Industrial Automation and Control: Issues and Trends

Sudeshna Das is director at ComConnect Consulting

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Compelled by the continuous pressure on profitability improvement, manufacturers continuously look to invest in solutions that will help them increase their productivity with minimal assets. That’s where industrial automation acts as an enabler to increase reliability and efficiency, thereby improving return on investment (ROI).

Industrial automation enhances production rate and quality by incorporating innovative and integrated technologies, thereby reducing costs associated with the production process. It takes mechanisation one step further by replacing human labour with computer programing and automation devices and thus achieving a performance superior to manual operation.

Using devices such as programmable logic controllers (PLCs), industrial personal computers (PCs) and programmable automation controllers (PACs), automation solutions streamline industrial processes without requiring human intervention. A study by McKinsey Global Institute estimates that automation could raise global productivity by as much as 1.4 per cent annually. Moreover, all occupations have a partial automation potential as a significant portion of their activities can be automated.

Accenture forecasts the potential of automation devices to double the gross value added (GVA) across 12 developed economies by 2035, with labour productivity increasing up to 40 percentage points. All the above facts suggest that automation as an industry has huge growth potential.

Market opportunity

Globally, the automation market is expected to witness rapid growth in the coming decades. Some of the factors augmenting the growth of automation market include demand for operational efficiency, technology advancement, system integration and advancement in M2M communications technology.

Similarly, automation market in India has been growing significantly over the last decade due to the increasing need for reliable and cost-effective ways of production. According to a report published by Ken Research, the Indian industrial automation industry is expected to reach ` 197 billion by 2020 with growth driven by rapid adoption of modern technology backed by cost-saving features. The demand for factory automation solutions in India is anticipated to surge with increase in domestic manufacturing and emphasis on increased process efficiency.

Moreover, relaxation in foreign investment norms has encouraged a number of foreign companies to set up their businesses in India. The high quality and quantity of products and services offered by these companies have helped to transform the Indian industrial automation market.

Introduction of automation in the Indian economy has resulted in higher-quality products, faster and more efficient production (thereby reducing waste) and accidents minimisation on the production floors.

Market drivers

With rising cost of production in China and strengthening of Yuan against dollar, investors are looking at alternate manufacturing destinations. India is aiming to become the preferred manufacturing destination for global players. However, for that, it needs to focus on quality production (zero defect) and environment-friendly manufacturing (zero effect). Both are possible only with a proper understanding and application of industrial automation.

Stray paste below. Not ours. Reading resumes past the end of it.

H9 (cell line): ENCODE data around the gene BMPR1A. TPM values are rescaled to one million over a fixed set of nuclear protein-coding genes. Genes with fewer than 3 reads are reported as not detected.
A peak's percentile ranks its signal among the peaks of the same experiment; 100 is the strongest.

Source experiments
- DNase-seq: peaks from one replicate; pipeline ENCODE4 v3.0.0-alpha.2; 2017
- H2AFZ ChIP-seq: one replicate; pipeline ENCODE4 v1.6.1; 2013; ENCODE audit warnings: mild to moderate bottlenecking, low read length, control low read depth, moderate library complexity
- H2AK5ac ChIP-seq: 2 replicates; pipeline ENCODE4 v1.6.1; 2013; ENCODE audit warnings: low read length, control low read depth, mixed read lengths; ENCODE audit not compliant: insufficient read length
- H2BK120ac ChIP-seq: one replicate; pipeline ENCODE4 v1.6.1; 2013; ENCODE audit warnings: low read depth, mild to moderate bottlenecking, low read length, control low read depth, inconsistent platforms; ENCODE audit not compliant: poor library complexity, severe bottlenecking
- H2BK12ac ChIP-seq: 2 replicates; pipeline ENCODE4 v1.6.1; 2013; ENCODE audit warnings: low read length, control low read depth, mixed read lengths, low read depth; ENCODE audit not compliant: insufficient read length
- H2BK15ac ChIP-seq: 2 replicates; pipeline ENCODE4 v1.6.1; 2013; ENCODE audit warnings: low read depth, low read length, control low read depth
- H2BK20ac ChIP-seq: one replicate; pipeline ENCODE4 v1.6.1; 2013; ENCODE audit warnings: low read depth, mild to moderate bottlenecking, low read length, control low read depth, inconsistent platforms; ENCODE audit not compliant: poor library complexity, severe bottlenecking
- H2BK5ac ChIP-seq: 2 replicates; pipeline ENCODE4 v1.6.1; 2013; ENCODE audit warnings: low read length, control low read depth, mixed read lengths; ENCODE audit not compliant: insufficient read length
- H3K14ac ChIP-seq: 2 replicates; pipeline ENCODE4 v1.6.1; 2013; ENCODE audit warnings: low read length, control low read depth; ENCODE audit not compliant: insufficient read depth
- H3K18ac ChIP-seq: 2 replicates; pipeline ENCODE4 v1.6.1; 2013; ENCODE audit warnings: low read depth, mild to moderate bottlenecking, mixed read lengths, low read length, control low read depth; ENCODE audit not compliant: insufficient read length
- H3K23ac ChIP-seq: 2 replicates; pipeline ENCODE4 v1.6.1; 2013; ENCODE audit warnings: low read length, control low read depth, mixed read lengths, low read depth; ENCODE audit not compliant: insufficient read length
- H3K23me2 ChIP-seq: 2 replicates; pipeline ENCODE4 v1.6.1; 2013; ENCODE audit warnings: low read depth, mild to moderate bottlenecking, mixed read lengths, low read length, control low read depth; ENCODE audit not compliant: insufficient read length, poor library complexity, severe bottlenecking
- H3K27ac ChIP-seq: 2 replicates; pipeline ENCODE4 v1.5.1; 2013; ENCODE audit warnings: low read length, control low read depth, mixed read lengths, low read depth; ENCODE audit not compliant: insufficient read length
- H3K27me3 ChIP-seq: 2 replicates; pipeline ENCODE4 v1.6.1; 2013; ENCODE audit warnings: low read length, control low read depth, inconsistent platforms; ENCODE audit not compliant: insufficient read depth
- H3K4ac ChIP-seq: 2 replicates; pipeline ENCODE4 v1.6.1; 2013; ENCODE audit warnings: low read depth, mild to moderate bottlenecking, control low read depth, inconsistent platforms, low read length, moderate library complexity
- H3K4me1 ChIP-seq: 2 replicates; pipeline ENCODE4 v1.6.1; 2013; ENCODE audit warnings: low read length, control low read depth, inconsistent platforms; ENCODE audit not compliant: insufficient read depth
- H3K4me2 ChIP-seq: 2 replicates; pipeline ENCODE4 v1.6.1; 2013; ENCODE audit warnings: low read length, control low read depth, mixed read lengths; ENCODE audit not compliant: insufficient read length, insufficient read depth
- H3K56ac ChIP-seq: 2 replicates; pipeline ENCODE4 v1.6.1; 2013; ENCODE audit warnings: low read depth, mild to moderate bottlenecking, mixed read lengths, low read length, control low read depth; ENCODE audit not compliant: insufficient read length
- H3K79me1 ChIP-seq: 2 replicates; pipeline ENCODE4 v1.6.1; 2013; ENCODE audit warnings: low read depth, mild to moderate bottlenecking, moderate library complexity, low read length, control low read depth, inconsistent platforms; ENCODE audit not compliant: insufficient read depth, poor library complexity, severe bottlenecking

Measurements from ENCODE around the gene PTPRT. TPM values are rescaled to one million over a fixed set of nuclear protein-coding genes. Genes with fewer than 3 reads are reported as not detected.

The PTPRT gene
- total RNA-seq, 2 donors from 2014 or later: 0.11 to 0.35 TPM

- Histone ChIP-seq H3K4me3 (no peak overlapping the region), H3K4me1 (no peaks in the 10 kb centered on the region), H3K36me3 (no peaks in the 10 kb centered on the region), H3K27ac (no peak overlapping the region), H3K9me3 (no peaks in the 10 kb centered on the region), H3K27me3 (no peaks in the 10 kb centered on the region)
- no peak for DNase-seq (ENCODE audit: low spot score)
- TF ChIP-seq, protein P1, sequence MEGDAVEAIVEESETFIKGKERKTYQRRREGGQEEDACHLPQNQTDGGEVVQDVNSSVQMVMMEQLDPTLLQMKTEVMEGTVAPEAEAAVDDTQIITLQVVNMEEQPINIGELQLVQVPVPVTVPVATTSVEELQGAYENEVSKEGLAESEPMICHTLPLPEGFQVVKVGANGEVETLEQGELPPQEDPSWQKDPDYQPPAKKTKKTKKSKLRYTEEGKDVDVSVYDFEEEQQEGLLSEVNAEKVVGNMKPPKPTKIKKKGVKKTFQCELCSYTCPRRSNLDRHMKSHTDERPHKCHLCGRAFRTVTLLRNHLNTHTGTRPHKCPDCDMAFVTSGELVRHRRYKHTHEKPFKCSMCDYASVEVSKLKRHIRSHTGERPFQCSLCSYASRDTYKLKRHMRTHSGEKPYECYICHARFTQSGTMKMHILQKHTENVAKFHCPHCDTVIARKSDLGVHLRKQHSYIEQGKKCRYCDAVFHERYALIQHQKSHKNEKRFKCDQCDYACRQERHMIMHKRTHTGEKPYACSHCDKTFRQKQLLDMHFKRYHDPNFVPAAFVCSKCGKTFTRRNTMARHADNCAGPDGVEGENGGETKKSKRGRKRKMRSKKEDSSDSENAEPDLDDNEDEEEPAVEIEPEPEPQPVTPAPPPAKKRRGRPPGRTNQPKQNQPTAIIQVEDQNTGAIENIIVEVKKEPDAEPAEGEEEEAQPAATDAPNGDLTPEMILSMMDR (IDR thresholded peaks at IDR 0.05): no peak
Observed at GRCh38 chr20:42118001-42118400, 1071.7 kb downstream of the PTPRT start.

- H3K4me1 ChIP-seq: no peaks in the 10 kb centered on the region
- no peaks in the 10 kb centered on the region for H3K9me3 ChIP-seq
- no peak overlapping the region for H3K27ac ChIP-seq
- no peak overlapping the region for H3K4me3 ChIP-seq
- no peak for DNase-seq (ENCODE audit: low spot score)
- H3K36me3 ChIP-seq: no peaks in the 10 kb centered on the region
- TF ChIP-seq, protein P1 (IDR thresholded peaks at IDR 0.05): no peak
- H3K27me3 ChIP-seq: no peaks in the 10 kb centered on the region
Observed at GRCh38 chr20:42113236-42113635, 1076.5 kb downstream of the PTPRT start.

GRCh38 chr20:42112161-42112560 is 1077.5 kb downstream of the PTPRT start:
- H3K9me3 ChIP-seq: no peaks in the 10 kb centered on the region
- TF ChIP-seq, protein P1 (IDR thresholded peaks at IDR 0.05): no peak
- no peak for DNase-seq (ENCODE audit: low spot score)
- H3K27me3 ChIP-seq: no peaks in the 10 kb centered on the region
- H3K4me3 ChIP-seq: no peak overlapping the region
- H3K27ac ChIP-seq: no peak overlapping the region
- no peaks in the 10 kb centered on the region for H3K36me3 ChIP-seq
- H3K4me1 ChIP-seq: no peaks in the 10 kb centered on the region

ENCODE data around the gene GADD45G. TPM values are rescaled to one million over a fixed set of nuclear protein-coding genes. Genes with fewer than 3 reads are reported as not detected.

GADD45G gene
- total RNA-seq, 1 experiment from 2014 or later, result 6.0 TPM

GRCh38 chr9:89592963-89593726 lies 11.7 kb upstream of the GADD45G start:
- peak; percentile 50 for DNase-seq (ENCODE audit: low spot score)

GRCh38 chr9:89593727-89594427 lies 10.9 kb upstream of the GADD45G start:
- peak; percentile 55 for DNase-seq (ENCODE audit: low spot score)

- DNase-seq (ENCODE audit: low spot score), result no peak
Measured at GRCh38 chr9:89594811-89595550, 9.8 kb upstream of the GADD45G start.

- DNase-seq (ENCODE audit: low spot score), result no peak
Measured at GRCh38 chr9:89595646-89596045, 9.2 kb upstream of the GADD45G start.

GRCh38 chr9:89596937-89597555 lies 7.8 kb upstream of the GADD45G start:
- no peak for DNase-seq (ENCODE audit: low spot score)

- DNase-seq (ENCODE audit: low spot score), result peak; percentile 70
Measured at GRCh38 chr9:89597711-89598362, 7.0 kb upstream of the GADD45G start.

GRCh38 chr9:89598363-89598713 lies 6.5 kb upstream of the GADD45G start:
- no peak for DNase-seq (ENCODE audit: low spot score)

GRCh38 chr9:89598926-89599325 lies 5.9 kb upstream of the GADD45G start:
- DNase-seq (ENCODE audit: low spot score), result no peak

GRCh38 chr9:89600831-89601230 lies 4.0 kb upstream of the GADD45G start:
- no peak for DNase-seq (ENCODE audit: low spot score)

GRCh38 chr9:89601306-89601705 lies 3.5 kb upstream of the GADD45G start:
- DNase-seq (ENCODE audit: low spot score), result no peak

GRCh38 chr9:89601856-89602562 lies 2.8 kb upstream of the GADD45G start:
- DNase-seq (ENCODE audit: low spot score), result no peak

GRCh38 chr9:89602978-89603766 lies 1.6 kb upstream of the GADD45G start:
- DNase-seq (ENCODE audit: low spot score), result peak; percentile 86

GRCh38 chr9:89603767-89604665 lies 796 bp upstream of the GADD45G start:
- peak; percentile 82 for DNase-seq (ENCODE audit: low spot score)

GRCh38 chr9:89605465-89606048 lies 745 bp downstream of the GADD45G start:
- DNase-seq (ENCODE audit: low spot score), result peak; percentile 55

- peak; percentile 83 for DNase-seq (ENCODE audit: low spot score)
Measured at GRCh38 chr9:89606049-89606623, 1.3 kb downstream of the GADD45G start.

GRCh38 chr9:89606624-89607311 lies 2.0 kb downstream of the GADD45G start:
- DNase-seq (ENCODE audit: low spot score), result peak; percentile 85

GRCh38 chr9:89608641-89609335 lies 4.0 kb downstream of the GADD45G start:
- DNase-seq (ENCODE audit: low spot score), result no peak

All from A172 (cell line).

The Make in India initiative is also expected to play an important role in boosting adoption of factory automation solutions in the country. With major investments expected in the Indian manufacturing sector, the demand for factory automation solutions in the country is anticipated to rise over the next five years.

According to a TechSci Research report, factory automation solutions are seeing a growing demand from automotive hubs across India. Other sectors driving the demand include oil and gas, discrete manufacturing and energy management.

Process automation is currently under some threat because fresh investments in commodities like steel, cement and fertilisers are drying up due to global over-capacity. So, demand from those areas is expected to flatten a little. Sectors with good prospects are pharmaceuticals, food processing, engineering components, defence manufacturing and, of course, infrastructure.

Automation industry offers services for other manufacturing companies in different industrial verticals. Proximity to these industrial verticals becomes a major contributor to its growth.

In India, the western region has the highest concentration of manufacturing plants, mostly in the states of Gujarat and Maharashtra (37 per cent of establishments) followed by the southern states of Karnataka, Tamil Nadu and Andhra Pradesh (27 per cent of the establishments). Every zone has a belt where automation activities have flourished with profound concentration of manufacturing activities.

TechSci reports that western and northern regions are major markets for factory automation in India due to continuing industrial growth and presence of special economic zones and various automotive hubs in these regions.

Market challenges